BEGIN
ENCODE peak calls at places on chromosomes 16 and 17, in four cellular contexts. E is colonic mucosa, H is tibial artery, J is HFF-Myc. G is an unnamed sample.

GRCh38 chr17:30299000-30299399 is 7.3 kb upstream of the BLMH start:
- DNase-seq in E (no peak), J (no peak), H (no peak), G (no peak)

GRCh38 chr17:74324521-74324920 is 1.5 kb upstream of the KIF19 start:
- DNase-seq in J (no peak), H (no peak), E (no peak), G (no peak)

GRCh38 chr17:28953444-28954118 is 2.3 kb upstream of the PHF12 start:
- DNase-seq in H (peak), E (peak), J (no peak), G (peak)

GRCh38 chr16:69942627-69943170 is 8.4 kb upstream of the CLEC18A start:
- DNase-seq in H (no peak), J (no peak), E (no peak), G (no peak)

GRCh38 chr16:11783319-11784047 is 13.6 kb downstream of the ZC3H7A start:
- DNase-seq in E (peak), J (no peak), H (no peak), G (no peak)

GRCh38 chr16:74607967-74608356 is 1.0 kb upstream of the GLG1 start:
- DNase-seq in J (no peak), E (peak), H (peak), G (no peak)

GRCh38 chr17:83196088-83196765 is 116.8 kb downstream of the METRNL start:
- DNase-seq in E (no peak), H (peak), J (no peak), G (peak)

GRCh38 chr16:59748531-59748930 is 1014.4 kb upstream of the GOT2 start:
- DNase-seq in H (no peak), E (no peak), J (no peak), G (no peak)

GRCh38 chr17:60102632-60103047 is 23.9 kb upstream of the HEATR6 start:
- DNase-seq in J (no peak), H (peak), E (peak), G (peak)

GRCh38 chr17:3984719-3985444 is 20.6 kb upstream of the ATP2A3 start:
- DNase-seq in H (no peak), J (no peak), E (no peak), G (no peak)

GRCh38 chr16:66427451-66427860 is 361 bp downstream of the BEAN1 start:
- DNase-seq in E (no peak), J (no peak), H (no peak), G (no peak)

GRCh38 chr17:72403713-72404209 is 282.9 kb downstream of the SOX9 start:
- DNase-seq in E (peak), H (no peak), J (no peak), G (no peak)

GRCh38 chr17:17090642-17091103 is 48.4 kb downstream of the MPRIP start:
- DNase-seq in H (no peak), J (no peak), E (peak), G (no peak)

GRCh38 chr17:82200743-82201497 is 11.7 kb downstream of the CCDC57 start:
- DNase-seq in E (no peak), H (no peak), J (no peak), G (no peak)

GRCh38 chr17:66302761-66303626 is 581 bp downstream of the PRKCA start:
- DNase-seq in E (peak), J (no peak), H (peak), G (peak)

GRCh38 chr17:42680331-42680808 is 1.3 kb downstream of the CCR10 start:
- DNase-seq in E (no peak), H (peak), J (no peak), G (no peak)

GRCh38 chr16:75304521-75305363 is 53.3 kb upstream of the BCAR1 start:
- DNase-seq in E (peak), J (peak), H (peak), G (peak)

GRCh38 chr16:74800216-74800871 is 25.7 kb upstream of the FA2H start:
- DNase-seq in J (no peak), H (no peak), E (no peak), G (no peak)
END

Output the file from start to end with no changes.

ENCODE peak calls at places on chromosomes 16 and 17, in four cellular contexts. E is colonic mucosa, H is tibial artery, J is HFF-Myc. G is an unnamed sample.

GRCh38 chr17:30299000-30299399 is 7.3 kb upstream of the BLMH start:
- DNase-seq in E (no peak), J (no peak), H (no peak), G (no peak)

GRCh38 chr17:74324521-74324920 is 1.5 kb upstream of the KIF19 start:
- DNase-seq in J (no peak), H (no peak), E (no peak), G (no peak)

GRCh38 chr17:28953444-28954118 is 2.3 kb upstream of the PHF12 start:
- DNase-seq in H (peak), E (peak), J (no peak), G (peak)

GRCh38 chr16:69942627-69943170 is 8.4 kb upstream of the CLEC18A start:
- DNase-seq in H (no peak), J (no peak), E (no peak), G (no peak)

GRCh38 chr16:11783319-11784047 is 13.6 kb downstream of the ZC3H7A start:
- DNase-seq in E (peak), J (no peak), H (no peak), G (no peak)

GRCh38 chr16:74607967-74608356 is 1.0 kb upstream of the GLG1 start:
- DNase-seq in J (no peak), E (peak), H (peak), G (no peak)

GRCh38 chr17:83196088-83196765 is 116.8 kb downstream of the METRNL start:
- DNase-seq in E (no peak), H (peak), J (no peak), G (peak)

GRCh38 chr16:59748531-59748930 is 1014.4 kb upstream of the GOT2 start:
- DNase-seq in H (no peak), E (no peak), J (no peak), G (no peak)

GRCh38 chr17:60102632-60103047 is 23.9 kb upstream of the HEATR6 start:
- DNase-seq in J (no peak), H (peak), E (peak), G (peak)

GRCh38 chr17:3984719-3985444 is 20.6 kb upstream of the ATP2A3 start:
- DNase-seq in H (no peak), J (no peak), E (no peak), G (no peak)

GRCh38 chr16:66427451-66427860 is 361 bp downstream of the BEAN1 start:
- DNase-seq in E (no peak), J (no peak), H (no peak), G (no peak)

GRCh38 chr17:72403713-72404209 is 282.9 kb downstream of the SOX9 start:
- DNase-seq in E (peak), H (no peak), J (no peak), G (no peak)

GRCh38 chr17:17090642-17091103 is 48.4 kb downstream of the MPRIP start:
- DNase-seq in H (no peak), J (no peak), E (peak), G (no peak)

GRCh38 chr17:82200743-82201497 is 11.7 kb downstream of the CCDC57 start:
- DNase-seq in E (no peak), H (no peak), J (no peak), G (no peak)

GRCh38 chr17:66302761-66303626 is 581 bp downstream of the PRKCA start:
- DNase-seq in E (peak), J (no peak), H (peak), G (peak)

GRCh38 chr17:42680331-42680808 is 1.3 kb downstream of the CCR10 start:
- DNase-seq in E (no peak), H (peak), J (no peak), G (no peak)

GRCh38 chr16:75304521-75305363 is 53.3 kb upstream of the BCAR1 start:
- DNase-seq in E (peak), J (peak), H (peak), G (peak)

GRCh38 chr16:74800216-74800871 is 25.7 kb upstream of the FA2H start:
- DNase-seq in J (no peak), H (no peak), E (no peak), G (no peak)